John von Neumann (Hungarian: Neumann János Lajos, December 28, 1903 – February 8, 1957)

      C. A. R. Hoare (born 1934), British computer scientist.

      Grace Hopper (Cobol) Grace Brewster Murray Hopper (née Murray; December 9, 1906 – January 1, 1992) computer scientist

      Edsger Wybe Dijkstra ( 11 May 1930 – 6 August 2002)

      Dennis MacAlistair Ritchie (September 9, 1941 – c. October 12, 2011 computer scientist.C programming language

      Niklaus Emil Wirth (born 15 February 1934) computer scientist. Pascal, Modula-2 and Lilith. Cause of Logitech selling mice.

      Donald Ervin Knuth born January 10, 1938, computer scientist. He is the author of the multi-volume work The Art of Computer Programming.

      David Neil "Dave" Cutler, Sr. (born March 13, 1942) software engineer, a designer, and a developer of several operating systems in the computer industry. These operating systems are Microsoft Windows NT, and Digital Equipment Corporation: RSX-11M, VAXELN, VMS (now OpenVMS).

      Gary Arlen Kildall (May 19, 1942 – July 11, 1994) computer scientist and microcomputer entrepreneur who created the CP/M operating system and founded Digital Research, Inc.

      Raymond "Ray" Kurzweil ( born February 12, 1948) computer scientist. Practically invented optical character recognition (OCR) and machine to read out loud printed books for Blind.

      Konrad Zuse (22 June 1910 – 18 December 1995) was a German civil engineer, inventor and computer pioneer. His greatest achievement was the world's first programmable computer; the functional program-controlled Turing-complete Z3 became operational in May 1941.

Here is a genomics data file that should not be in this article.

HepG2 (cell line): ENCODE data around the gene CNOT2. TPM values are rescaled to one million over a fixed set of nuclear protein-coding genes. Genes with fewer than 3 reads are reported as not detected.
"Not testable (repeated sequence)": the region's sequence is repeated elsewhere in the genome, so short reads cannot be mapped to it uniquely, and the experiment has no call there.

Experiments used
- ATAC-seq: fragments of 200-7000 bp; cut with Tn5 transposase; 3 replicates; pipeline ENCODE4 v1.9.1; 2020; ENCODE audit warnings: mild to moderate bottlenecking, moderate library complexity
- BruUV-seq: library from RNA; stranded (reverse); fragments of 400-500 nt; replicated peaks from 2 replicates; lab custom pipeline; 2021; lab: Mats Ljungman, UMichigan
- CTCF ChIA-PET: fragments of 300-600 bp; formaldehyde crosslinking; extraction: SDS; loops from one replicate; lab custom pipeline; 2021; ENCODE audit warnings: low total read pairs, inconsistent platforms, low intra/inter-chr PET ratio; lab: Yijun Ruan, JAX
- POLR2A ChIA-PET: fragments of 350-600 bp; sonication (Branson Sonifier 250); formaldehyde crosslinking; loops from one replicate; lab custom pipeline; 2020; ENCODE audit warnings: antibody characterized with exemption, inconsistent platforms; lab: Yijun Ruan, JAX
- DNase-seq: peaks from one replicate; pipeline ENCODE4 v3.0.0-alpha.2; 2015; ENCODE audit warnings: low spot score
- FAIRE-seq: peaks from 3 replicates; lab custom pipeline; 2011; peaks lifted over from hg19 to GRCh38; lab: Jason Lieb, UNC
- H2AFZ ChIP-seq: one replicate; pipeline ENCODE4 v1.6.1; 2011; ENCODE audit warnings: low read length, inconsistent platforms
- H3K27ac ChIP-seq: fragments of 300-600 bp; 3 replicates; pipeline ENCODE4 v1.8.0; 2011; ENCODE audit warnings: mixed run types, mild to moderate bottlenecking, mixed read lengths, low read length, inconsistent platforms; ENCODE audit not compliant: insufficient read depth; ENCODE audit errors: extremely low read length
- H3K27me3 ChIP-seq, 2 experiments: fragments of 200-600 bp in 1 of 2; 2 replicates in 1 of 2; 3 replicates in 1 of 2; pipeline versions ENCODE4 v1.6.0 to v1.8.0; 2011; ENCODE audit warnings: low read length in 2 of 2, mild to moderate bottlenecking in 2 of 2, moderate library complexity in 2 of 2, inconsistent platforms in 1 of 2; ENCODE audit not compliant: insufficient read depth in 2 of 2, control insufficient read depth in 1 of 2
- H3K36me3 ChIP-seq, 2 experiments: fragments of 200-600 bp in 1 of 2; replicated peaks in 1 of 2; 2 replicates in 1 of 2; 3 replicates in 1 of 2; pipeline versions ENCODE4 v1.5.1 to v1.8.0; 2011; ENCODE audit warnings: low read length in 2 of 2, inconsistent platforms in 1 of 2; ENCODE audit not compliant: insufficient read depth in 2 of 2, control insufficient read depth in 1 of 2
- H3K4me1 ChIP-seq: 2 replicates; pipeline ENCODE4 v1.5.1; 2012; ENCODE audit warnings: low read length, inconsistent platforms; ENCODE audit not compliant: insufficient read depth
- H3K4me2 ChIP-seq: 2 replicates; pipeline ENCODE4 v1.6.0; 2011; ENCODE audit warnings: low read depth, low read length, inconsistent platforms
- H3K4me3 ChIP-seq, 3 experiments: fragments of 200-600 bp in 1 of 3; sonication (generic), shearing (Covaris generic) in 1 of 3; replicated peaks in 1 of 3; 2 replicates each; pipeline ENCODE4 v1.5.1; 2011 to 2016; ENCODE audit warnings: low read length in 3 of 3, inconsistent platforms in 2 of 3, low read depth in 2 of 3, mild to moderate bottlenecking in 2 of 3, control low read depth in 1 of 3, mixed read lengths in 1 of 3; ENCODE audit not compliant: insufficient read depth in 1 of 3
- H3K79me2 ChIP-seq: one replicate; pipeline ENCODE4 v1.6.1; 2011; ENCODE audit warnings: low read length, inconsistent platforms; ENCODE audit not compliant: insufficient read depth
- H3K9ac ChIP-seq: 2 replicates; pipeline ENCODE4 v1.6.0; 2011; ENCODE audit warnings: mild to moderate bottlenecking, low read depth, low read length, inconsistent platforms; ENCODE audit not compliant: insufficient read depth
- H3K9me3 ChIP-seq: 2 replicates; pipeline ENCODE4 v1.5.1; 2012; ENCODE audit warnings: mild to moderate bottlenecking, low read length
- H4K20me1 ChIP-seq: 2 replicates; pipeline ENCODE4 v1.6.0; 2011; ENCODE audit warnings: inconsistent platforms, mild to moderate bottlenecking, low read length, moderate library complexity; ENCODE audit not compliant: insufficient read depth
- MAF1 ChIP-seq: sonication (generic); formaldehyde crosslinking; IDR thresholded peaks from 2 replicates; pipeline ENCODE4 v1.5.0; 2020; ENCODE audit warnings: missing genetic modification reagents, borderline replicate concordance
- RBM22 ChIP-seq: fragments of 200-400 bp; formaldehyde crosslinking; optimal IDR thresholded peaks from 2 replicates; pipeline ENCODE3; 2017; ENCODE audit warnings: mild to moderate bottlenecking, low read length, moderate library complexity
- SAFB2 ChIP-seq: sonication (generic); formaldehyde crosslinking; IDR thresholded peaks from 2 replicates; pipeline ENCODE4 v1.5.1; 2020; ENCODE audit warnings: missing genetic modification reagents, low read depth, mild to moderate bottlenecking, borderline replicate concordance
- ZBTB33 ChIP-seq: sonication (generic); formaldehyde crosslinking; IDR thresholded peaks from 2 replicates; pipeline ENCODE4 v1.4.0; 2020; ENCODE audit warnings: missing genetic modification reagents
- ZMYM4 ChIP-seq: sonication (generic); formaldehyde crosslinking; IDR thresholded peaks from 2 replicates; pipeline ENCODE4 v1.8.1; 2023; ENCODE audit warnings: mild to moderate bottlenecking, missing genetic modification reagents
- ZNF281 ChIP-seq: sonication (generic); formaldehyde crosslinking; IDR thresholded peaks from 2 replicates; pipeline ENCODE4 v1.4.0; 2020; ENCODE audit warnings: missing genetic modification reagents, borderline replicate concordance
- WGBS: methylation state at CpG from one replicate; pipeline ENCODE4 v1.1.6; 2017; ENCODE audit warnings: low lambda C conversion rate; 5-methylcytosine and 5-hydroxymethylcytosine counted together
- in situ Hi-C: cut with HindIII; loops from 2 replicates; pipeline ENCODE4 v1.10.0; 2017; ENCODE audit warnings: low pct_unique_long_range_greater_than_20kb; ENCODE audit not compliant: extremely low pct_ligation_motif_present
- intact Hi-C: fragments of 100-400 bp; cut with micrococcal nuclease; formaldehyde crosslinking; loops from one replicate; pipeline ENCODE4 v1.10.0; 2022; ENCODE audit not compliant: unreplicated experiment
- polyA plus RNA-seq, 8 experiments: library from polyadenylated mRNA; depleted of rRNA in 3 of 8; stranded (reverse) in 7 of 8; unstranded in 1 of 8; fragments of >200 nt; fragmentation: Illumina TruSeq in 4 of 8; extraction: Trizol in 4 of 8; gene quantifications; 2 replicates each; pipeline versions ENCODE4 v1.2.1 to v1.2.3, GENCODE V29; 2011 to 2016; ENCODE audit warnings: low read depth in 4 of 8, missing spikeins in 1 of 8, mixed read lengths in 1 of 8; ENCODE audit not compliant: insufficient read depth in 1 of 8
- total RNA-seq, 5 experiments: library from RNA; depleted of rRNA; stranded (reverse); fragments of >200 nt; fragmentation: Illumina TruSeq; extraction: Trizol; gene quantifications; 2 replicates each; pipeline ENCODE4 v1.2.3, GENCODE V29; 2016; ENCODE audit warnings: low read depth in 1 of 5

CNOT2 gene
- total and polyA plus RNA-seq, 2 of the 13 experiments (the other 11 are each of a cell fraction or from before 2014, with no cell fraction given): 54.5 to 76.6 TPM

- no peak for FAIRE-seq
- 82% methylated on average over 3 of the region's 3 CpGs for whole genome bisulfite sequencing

CRT and radio are Victorian

      Batteries 1800 by Volta

      Fax 1851

      Many of the people that invented what we use are retired or dead.

      There are 1000s more people.

      Transistors envisaged in 1930s, 1948 was when Germanium was pure enough.

      Most of what we have is simply commercialisation, improvement and miniaturising what was known by 1950s, developed by people born 1850s to 1930s.

      1. Jack of Shadows Silver badge

        Re: Wrinklies

        Missing someone on that Wall Of Fame there as any electrical and/or electronic engineer will tell you over beers. St. Nikola Tesla.

        1. Mage Silver badge

          Re: Wrinklies

          Missing all the top HW gurus, I was only listing SW/Computer people and it's a random list.

      2. Doctor Syntax Silver badge

        Re: Wrinklies

        "Transistors envisaged in 1930s"

        The semi-conductor diode: C19th

  11. Nick Z

    Age bias tells young people that they have no future in the IT industry

    Everybody becomes an older worker eventually. Who wants to have a career that lasts only 10 or 15 years?

    Age-bias is discouraging even the younger people from going into the IT industry. Because it doesn't make sense for young people to invest a lot of time, money, and effort into a career that won't last.

    The way employers treat older workers shows younger workers how they will be treated, when they get older. Which means that age bias probably has a demoralizing effect on both older and younger workers.

    1. r_c_a_d_t

      Re: Age bias tells young people that they have no future in the IT industry

      Especially with the short lifespan of many jobs now; no more jobs for "life". I have had few problems with age bias once I was in a job. But having been made redundant 3 times now, it is getting harder and harder to find a good job as I age.